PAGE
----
History professors must earn a graduate degree, generally requiring significant research and writing in an area of specialization. They communicate findings with a variety of audiences and through a number of mediums. Job growth is good for professors as a whole.
History professors instruct college history students in broad and specialized topics. They typically hold a Doctor of Philosophy (Ph.D.) degree, though a master's degree may qualify them for work at some junior colleges. Some doctoral programs require work as a teaching assistant and foreign language exams.
|Required Education||Master's for some 2-year colleges, Doctorate for universities and 4-year colleges|
|Other Requirements||Teaching assistant experience and foreign language exams may be required|
|Projected Job Growth (2018-2028)*||6% for history teachers, postsecondary|
|Median Salary (2018)*||$74,590 annually for history teachers, postsecondary|
Source: *U.S. Bureau of Labor Statistics
History Professor Career Information
History professors typically work in history departments of colleges and universities, although employment may be available with museums or historical societies. They can specialize in the history of an area or time period. History professors aren't just knowledgeable about the causes and effects of historic events; they know how to communicate the concepts to large groups. They divide their time between instructing history courses and writing for academic publications.
History professors are skilled investigators who must be able to work independently. Because their jobs require delivering lectures and publishing papers, they need strong communication and writing abilities. History professors often lend their expertise at speaking engagements and mentor graduate students who are pursuing their doctorates.
Requirements for Becoming a History Professor
While a master's degree can qualify an individual for employment at a junior college, most jobs for history professors at the university-level will require a doctorate (Ph.D.). To earn a Ph.D., students must complete a bachelor's program and extensive graduate study that includes publishing original research. According to the U.S. Bureau of Labor Statistics (BLS), the average Ph.D. program takes six years of full-time study beyond a bachelor's degree (www.bls.gov).
Prospective history professors must complete a bachelor's degree program in history or a related field. These programs include coursework in different geographical areas and time periods. Many history programs allow students to select one or two concentration areas and several lower division requirements from outside their concentration areas. The concentration areas require a greater number of credit hours than the lower divisions.
Students have the option of pursuing master's degrees or proceeding directly into Ph.D. programs after completing undergraduate studies. Since Ph.D. programs require applicants to have completed significant research, many students complete a master's degree before applying. Students in a master's program may use their thesis to focus on their concentration area and expand upon it during Ph.D. studies. Some programs only admit students with master's degrees but allow the credits earned to count towards the Ph.D. requirements.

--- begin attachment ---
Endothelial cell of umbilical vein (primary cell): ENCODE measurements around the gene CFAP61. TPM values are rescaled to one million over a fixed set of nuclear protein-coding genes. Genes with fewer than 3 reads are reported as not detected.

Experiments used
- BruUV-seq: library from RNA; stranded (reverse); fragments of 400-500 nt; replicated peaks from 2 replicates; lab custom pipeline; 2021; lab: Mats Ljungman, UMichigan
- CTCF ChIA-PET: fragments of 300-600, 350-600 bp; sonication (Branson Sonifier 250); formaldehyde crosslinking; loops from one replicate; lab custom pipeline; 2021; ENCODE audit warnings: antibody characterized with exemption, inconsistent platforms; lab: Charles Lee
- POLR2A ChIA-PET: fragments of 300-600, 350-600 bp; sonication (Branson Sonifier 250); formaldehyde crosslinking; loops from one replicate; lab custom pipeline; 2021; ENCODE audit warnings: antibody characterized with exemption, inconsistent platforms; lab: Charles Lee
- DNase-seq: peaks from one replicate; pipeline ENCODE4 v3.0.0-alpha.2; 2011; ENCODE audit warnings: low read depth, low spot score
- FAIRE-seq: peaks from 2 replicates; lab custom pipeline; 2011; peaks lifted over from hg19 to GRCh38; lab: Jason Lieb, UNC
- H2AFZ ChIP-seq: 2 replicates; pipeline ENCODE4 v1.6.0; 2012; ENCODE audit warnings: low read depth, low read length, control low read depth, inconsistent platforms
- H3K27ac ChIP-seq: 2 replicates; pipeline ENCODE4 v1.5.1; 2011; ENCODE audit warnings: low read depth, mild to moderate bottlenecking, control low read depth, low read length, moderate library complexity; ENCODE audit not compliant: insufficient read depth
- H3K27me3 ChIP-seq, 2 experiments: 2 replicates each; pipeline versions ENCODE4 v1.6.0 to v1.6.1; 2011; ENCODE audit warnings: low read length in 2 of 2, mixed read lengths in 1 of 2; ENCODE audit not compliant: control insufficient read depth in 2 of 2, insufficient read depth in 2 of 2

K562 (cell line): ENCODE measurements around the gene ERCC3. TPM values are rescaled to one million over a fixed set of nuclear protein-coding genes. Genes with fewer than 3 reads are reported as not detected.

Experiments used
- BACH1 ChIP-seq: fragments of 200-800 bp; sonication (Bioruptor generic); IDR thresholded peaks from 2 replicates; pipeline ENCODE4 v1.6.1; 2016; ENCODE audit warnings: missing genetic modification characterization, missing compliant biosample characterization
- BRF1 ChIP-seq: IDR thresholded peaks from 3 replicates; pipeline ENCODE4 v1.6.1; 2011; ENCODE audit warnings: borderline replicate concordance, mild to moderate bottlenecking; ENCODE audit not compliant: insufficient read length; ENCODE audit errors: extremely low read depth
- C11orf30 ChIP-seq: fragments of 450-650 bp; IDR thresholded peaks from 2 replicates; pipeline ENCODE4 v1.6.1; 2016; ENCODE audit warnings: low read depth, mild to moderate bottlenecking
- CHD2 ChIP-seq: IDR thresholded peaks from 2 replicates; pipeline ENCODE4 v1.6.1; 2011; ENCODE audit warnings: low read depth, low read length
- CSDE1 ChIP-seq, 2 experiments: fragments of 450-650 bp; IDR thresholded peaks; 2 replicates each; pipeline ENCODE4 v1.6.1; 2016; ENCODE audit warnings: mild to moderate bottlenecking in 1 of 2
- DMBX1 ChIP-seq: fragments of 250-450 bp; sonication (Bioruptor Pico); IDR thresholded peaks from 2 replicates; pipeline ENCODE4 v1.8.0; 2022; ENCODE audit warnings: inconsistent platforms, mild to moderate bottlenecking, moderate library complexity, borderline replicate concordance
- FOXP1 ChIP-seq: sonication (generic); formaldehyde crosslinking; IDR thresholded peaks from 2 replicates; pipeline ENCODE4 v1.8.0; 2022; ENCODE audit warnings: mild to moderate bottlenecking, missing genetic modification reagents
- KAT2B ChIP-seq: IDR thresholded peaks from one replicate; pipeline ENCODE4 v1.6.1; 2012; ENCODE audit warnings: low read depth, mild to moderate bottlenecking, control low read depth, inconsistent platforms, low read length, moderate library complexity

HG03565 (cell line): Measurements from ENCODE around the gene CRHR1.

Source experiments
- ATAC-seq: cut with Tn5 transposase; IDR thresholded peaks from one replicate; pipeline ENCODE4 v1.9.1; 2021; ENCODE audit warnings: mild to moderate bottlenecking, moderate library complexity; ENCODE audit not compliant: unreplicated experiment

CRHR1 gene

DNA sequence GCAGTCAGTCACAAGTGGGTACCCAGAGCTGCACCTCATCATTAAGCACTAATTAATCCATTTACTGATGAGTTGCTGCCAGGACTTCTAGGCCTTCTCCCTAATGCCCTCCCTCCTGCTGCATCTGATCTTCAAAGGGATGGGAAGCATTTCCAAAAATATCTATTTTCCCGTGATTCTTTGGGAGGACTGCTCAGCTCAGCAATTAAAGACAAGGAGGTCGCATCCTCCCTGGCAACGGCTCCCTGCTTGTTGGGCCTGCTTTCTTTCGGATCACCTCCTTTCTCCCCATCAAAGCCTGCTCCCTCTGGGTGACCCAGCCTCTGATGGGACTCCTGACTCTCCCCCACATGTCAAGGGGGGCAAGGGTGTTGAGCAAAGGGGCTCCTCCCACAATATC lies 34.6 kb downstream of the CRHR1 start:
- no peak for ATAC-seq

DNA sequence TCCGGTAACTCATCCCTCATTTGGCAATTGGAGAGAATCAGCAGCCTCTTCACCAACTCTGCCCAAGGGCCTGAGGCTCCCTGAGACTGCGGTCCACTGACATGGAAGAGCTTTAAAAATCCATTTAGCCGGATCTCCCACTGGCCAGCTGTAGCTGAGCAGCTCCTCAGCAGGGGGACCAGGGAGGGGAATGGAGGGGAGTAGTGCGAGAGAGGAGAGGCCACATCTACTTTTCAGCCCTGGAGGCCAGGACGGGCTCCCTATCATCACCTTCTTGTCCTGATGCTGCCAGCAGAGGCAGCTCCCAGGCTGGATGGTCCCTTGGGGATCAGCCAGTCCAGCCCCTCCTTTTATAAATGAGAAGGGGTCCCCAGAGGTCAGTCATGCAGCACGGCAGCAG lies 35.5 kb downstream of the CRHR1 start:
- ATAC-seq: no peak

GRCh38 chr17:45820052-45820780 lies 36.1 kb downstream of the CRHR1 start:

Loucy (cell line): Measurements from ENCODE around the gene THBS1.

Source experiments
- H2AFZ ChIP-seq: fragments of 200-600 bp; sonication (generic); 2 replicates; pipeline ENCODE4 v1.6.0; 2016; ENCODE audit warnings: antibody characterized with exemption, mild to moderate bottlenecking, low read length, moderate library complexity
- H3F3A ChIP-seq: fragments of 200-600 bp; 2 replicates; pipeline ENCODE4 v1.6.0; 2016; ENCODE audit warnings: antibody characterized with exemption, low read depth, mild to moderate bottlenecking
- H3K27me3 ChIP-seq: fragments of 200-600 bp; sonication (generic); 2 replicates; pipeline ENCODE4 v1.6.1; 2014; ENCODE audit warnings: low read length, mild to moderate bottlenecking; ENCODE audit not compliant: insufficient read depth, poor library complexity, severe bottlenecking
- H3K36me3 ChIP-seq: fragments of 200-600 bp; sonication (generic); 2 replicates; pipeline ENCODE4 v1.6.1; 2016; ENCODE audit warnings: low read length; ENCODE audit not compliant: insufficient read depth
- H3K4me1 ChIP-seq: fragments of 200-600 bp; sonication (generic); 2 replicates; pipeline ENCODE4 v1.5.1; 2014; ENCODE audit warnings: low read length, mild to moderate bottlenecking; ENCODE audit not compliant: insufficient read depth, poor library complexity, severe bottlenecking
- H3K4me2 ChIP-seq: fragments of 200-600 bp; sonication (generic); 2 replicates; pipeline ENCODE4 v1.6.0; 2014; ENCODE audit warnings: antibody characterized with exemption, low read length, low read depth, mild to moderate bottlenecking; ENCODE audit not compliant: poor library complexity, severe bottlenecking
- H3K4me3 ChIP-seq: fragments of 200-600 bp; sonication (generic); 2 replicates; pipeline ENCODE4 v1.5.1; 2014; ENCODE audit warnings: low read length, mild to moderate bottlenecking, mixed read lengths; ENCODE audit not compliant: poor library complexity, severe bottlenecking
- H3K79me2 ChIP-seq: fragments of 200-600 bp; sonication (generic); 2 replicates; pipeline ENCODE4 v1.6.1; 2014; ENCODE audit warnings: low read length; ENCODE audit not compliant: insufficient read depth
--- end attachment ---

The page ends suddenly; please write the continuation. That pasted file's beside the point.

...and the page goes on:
Ph.D. candidates must meet foreign language and exam requirements. Some concentration areas may require students to pass multiple foreign language exams. Examinations are based on a student's concentration, but programs that require students to pass more than one exam include an outside area. The capstone requirement of a Ph.D. program is the doctoral dissertation and subsequent defense to an individual's graduate committee.
While working toward Ph.D.s, students may work as teaching assistants (TAs) to undergraduate students or as research assistants to professors in exchange for stipends and fellowships. Besides the financial incentives, these positions provide work experience. Some programs may require students to work as TAs for a semester or more.
The BLS states that many Ph.D.s begin their careers as instructors and move through the ranks that include assistant professor, associate professor and professor. New instructors are given a period to teach and conduct research before being reviewed. Those who earn favorable reviews are often given tenure, which makes firing them difficult. Many schools offer more non-tenure track positions, such as part-time and adjunct faculty, that typically do not pay as well.
Employment Outlook and Salary Information
According to the BLS, career opportunities for postsecondary history teachers are expected to increase by 6% from 2018 to 2028, which is slightly higher than the average for all careers in the nation. In May of 2018, the BLS also reported that postsecondary history professors earned a median salary of $74,590 per year.
Aspiring history professors can expect to earn a Ph.D., find some degree of specialization and work through a number of teaching ranks to earn professorship. The professor career is experiencing strong job growth, and history professors had a median salary of nearly $75,000 in 2018.